Regardless of which trajectory the civil war takes, the Islamic State may find its expansion hindered by two structural factors.
First, the Islamic State will be unable to leverage the sort of broad-based sectarian grievances that have fueled Sunni support for the group in Syria and Iraq. Unlike Syria and Iraq, Libya has a homogenously Sunni population, and does not suffer from sectarian conflicts between Sunni and Shia Muslims. There is the possibility that the Islamic State could exploit the increasing resentment among tribal and communal groups that have been excluded from the new order—the deposed dictator’s Qadhadhfa tribe in the Sirte-Sabha region, for instance. But historically, jihadism in Libya has not had a distinctly tribal character, and many of the loyalist tribes are still throwing their lot in with Hifter and Operation Dignity.
Second, the Islamic State currently lacks the capacity to provide administrative and social services. In war-torn Iraq and Syria, the Islamic State was able to raise money through ransoms and control of oil. In Libya, however, oil continues to be controlled by the state-run National Oil Company, such that the government controls foreign oil sales and then distributes revenues to both the rival Tobruk- and Tripoli-based governments. Even if the Islamic State were able to seize major oil fields, it would face a different and more difficult export environment than in Iraq and Syria. It will therefore lack the capacity to provide the salaries and social services that underpin the Islamic State’s power in Syria and Iraq. That said, the group could benefit in the future from an influx of funds from outside the country, kidnapping for ransom, or the seizure of existing smuggling networks. But it may find it hard to do this given the multiplicity of other actors vying for these same revenue streams.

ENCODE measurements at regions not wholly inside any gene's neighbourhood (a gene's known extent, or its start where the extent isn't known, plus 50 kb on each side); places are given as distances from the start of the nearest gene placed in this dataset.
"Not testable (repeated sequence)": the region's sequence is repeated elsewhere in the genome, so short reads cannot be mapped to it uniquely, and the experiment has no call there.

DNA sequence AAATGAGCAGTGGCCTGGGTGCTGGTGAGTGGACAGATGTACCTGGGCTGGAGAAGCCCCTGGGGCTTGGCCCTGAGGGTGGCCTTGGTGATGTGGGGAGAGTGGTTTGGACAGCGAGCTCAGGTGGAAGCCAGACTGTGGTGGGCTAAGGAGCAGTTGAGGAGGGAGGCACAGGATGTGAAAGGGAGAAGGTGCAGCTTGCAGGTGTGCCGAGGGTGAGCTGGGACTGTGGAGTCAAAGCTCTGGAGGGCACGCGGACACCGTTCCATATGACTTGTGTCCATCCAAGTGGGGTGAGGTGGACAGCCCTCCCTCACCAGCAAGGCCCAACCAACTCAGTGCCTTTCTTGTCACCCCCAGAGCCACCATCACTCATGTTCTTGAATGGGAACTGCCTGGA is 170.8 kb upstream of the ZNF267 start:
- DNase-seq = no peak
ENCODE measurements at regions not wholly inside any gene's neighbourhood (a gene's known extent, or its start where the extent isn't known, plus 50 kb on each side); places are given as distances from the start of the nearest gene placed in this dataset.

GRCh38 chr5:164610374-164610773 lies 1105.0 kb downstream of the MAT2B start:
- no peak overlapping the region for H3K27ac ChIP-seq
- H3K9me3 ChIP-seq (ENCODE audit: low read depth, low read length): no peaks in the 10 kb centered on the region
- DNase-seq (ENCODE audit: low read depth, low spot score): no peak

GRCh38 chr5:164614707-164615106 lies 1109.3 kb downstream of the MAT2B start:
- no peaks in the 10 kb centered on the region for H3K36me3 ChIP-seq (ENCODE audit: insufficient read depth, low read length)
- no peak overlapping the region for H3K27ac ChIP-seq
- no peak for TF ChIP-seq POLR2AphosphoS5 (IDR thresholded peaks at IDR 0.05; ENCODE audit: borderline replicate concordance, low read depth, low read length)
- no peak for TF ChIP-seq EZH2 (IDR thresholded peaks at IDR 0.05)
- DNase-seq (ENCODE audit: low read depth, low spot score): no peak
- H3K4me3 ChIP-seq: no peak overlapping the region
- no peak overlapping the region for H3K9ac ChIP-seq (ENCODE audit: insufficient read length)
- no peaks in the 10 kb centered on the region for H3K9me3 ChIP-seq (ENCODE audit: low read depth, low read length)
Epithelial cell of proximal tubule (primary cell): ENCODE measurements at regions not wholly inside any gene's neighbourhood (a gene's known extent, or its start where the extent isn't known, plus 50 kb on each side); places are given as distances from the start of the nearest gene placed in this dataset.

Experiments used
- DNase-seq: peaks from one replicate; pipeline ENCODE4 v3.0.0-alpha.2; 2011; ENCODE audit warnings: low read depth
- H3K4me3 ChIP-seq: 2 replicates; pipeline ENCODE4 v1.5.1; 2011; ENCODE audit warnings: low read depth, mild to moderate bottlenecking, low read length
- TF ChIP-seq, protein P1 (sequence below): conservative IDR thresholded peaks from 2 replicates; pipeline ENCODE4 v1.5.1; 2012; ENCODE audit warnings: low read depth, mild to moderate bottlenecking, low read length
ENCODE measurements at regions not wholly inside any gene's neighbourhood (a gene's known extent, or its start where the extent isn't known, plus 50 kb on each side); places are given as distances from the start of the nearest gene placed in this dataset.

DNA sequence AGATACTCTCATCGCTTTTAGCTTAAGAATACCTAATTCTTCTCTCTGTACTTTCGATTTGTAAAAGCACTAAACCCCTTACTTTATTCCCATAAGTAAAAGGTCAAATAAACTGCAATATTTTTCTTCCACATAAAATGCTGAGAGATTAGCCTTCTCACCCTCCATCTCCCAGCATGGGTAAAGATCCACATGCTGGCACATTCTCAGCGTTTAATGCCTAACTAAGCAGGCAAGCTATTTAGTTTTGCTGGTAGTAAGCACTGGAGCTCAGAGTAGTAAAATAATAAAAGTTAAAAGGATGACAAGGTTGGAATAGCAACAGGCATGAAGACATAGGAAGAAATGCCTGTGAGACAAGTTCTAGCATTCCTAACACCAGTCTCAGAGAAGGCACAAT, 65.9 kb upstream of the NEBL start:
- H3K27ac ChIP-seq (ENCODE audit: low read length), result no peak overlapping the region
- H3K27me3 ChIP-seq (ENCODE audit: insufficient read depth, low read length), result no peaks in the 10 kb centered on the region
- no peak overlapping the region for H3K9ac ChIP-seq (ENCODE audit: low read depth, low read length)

Moving forward, the group is instead likely to try to raise the appeal of its brand through high-profile attacks that can help it attract supporters from Libya’s splintering jihadist movements. It may also increase its attacks on the country’s oil resources in the hopes that it could tap into further economic decline to bolster its ranks.
The authors are grateful for the assistance of Jocelyn Soly in designing the map.